Good morning, everyone, and thank you all for being here. My name is Tony West, and I’m the Acting Associate Attorney General of the United States, the third-ranking official here at the Department of Justice. I am proud to be here this morning with my colleagues and partners in the Residential Mortgage-Backed Securities, or RMBS, Working Group, one of eight working groups within the Financial Fraud Enforcement Task Force chaired by United States Attorney General Eric Holder. With me today is the Secretary of the Department of Housing and Urban Development, Shaun Donovan; the five Co-Chairs of the RMBS Working Group: New York Attorney General Eric Schneiderman; the Securities and Exchange Commission’s Director of Enforcement, Robert Khuzami; the Assistant Attorney General for the Justice Department’s Criminal Division, Lanny Breuer; the Acting Assistant Attorney General for the Justice Department’s Civil Division, Stuart Delery; and the U.S. Attorney for the District of Colorado, John Walsh. Also joining us on stage is the Inspector General for the Federal Housing Finance Agency, Steve Linick. And I want to acknowledge the Financial Fraud Enforcement Task Force’s Executive Director, Michael Bresnick, and the RMBS Working Group’s Coordinator, Matt Stegman. Thank you all for your leadership and dedication to the Working Group’s important work.
When President Obama created the Financial Fraud Enforcement Task Force in November 2009, he formed the largest coalition ever assembled to investigate and prosecute financial fraud. While the Task Force’s goals are ambitious, its foundation is simple: Those in all levels of the government charged with protecting the public from fraud and abuse cannot work in compartmentalized silos. Instead, we must be cohesive, coordinated, and committed to a common purpose, because working together, we can achieve more than we can separately.
In his State of the Union address earlier this year, the President called specifically for the formation of the RMBS Working Group – a group he charged with “hold[ing] accountable those who broke the law, speed[ing] assistance to homeowners, and help[ing] turn the page on an era of recklessness that hurt so many Americans.”
Yesterday’s lawsuit against JPMorgan Chase represents an important step toward fulfilling that mandate. It also demonstrates that the foundational idea underlying the Financial Fraud Enforcement Task Force works. As the New York Attorney General can attest, the Department of Justice and the FHFA Inspector General committed substantial resources to help make this action possible. In addition, the SEC’s assistance has been particularly critical in assuring the success of the RMBS Working Group. The SEC gave all Working Group members access to the substantial evidence gathered in their investigations and held important early training sessions where they shared their expertise and learning. This permitted each Working Group member to prioritize and focus its investigations and avoid waste and duplication. Yesterday’s filing is, quite simply, a testament to the unity of purpose brought by the Task Force and a powerful example of what is possible when we work together to achieve justice for all Americans.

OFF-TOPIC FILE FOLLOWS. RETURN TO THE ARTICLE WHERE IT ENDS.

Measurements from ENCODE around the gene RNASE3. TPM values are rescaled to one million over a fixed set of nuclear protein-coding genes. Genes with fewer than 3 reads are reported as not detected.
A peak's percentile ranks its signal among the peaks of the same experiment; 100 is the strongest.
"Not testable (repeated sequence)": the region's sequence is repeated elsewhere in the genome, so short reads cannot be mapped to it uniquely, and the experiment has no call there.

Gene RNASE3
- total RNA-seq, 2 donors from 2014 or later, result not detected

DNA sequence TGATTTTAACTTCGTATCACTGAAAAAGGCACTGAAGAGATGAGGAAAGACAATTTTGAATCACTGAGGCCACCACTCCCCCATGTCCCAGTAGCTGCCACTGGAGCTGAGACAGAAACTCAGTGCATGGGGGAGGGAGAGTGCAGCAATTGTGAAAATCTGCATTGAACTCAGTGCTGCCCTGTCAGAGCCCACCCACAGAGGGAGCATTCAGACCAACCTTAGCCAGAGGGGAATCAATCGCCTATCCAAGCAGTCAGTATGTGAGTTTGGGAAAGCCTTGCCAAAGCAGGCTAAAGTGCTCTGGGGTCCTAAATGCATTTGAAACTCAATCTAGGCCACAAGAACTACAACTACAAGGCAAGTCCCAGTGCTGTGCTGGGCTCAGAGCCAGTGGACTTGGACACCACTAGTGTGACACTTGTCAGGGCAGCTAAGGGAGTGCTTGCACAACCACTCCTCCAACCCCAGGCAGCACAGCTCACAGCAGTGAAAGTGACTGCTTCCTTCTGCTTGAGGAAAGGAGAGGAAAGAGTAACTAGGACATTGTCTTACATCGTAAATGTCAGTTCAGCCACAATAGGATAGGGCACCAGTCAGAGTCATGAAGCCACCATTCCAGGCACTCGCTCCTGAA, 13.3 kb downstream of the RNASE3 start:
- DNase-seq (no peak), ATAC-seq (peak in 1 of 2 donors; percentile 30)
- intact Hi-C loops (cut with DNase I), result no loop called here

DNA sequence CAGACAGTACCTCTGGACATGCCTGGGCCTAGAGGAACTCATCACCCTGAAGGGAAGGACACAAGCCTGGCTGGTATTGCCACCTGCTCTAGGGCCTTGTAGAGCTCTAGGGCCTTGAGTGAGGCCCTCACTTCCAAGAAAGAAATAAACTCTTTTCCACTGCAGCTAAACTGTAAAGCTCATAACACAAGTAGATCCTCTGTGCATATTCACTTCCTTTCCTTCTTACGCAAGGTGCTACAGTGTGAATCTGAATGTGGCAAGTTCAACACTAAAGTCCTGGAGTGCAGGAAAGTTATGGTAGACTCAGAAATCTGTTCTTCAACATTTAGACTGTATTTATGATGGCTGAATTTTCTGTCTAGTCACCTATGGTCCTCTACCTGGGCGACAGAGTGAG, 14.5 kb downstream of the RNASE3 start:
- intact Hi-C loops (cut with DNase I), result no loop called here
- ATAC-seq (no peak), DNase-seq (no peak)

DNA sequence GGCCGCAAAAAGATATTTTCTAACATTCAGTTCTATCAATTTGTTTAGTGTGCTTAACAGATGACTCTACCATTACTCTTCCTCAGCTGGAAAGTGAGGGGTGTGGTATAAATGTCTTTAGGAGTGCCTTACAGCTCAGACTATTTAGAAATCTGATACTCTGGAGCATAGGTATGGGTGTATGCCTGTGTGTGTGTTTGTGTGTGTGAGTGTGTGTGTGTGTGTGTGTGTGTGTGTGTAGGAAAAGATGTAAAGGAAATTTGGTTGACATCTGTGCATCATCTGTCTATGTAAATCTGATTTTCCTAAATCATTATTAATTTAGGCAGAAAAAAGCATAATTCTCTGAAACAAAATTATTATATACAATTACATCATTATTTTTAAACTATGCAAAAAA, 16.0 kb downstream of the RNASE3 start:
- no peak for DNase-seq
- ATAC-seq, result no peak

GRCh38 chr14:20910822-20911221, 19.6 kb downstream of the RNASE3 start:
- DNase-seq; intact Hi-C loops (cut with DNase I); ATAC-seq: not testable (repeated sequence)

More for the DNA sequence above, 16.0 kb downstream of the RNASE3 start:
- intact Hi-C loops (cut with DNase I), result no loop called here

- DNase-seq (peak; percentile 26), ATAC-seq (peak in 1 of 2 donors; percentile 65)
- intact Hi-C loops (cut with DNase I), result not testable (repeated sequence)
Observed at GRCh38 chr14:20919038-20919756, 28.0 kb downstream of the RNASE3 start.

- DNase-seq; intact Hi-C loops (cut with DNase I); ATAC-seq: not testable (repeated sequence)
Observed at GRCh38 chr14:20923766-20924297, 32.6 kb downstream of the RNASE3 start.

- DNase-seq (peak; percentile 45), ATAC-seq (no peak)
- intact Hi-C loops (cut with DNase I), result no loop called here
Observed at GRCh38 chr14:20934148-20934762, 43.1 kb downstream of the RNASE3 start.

Let there be no doubt – preventing and prosecuting financial fraud in all its forms is a top priority of the Financial Fraud Enforcement Task Force, its RMBS Working Group, and the Department of Justice. We follow the facts and the law wherever they lead, and if we uncover evidence of fraud or other illegal conduct, we pursue that conduct aggressively. Through the collective and coordinated efforts of the President’s Task Force, we are committed to doing everything we can to ensure that the people of our nation are not victimized by fraud and, if they are, that we bring the perpetrators to justice.
And now, I am honored now to introduce to you a valuable partner in these efforts, the New York Attorney General, Eric Schneiderman.